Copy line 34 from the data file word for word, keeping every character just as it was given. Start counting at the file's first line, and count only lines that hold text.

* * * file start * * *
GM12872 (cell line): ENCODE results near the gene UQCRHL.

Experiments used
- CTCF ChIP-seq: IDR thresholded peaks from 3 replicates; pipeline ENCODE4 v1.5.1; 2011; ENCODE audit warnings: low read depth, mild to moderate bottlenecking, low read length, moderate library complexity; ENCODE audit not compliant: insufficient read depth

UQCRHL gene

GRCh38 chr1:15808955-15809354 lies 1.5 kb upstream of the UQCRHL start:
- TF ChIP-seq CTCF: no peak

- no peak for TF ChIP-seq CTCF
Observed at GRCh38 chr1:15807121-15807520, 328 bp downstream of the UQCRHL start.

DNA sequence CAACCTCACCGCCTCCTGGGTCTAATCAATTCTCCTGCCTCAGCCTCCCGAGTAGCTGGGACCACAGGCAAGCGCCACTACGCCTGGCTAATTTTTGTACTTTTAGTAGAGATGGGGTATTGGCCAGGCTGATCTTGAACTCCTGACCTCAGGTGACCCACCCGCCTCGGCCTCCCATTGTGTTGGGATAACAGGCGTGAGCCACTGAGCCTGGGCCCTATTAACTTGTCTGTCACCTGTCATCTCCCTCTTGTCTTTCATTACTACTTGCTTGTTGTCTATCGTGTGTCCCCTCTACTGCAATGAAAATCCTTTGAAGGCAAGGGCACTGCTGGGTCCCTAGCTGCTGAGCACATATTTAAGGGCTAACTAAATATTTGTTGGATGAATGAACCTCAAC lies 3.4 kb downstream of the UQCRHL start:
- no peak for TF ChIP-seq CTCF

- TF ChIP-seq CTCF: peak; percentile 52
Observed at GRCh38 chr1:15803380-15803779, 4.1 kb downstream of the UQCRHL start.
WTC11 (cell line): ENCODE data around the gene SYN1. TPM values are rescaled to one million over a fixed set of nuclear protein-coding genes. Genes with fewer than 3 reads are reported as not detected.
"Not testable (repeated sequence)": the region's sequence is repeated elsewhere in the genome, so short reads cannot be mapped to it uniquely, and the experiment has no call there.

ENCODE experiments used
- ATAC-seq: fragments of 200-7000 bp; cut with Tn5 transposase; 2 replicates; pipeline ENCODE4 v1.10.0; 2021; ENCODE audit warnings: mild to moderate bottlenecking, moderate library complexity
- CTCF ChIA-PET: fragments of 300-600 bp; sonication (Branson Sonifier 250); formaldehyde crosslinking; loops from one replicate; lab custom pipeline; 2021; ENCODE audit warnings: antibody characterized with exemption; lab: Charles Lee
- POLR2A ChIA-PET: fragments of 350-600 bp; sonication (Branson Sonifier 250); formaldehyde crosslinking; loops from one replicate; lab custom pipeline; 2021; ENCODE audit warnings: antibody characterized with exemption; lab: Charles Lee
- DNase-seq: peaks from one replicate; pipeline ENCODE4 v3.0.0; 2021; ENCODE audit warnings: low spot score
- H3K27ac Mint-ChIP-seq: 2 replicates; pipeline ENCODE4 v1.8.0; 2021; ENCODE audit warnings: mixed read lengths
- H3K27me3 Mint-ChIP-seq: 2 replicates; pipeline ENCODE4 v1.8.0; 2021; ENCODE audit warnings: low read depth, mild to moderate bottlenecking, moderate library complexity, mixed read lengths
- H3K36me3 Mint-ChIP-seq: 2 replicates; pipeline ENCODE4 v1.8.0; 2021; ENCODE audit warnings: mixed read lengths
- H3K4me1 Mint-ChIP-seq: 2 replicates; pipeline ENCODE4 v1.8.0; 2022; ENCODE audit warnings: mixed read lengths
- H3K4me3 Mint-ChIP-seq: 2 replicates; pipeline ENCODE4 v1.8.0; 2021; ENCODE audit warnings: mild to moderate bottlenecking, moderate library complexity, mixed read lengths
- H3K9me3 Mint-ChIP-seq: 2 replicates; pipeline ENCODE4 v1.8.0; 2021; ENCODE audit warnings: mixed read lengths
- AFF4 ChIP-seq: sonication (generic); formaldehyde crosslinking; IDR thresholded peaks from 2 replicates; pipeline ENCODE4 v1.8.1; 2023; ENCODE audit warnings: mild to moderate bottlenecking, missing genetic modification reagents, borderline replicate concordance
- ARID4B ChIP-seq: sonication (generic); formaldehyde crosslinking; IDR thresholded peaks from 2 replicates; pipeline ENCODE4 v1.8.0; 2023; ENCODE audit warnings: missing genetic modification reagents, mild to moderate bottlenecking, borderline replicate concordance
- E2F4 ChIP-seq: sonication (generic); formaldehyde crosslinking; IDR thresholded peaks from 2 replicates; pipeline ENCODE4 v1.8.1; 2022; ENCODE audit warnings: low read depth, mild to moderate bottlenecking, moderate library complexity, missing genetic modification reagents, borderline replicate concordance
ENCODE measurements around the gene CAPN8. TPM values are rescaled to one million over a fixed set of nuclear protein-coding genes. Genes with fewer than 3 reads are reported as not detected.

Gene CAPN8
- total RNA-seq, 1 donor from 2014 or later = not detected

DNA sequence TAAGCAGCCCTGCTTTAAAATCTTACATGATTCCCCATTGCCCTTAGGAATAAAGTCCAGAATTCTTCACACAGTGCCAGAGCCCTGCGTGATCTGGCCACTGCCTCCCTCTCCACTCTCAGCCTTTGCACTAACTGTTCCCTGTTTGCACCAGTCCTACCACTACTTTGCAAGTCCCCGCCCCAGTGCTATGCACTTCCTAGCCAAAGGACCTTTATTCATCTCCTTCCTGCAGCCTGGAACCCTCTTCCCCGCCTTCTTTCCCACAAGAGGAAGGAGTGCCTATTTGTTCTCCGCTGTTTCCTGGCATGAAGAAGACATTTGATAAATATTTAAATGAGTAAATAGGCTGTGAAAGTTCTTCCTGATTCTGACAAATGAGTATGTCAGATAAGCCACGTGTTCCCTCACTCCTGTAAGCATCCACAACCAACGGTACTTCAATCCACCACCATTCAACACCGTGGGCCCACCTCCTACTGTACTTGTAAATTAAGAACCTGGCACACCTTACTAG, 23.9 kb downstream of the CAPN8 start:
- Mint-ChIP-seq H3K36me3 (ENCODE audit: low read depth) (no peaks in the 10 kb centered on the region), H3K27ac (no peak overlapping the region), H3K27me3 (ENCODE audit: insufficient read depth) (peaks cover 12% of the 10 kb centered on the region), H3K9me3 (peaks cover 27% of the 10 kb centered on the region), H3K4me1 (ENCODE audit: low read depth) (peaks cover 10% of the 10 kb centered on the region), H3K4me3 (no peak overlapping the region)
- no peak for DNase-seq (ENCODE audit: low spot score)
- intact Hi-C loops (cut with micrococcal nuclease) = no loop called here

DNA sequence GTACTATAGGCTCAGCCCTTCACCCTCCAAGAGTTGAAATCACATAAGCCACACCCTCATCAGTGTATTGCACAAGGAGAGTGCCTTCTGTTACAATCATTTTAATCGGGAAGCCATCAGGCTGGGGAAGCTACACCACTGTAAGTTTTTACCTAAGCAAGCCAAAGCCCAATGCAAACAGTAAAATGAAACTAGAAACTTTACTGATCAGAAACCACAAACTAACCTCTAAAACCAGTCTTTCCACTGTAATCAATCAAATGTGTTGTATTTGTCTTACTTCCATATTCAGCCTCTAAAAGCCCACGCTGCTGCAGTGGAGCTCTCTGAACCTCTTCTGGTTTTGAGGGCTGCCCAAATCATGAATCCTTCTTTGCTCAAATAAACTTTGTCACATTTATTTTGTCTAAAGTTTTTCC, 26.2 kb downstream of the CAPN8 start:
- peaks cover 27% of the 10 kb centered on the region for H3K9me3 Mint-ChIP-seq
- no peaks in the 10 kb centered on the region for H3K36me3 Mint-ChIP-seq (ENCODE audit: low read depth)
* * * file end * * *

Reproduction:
- no peak for DNase-seq (ENCODE audit: low spot score)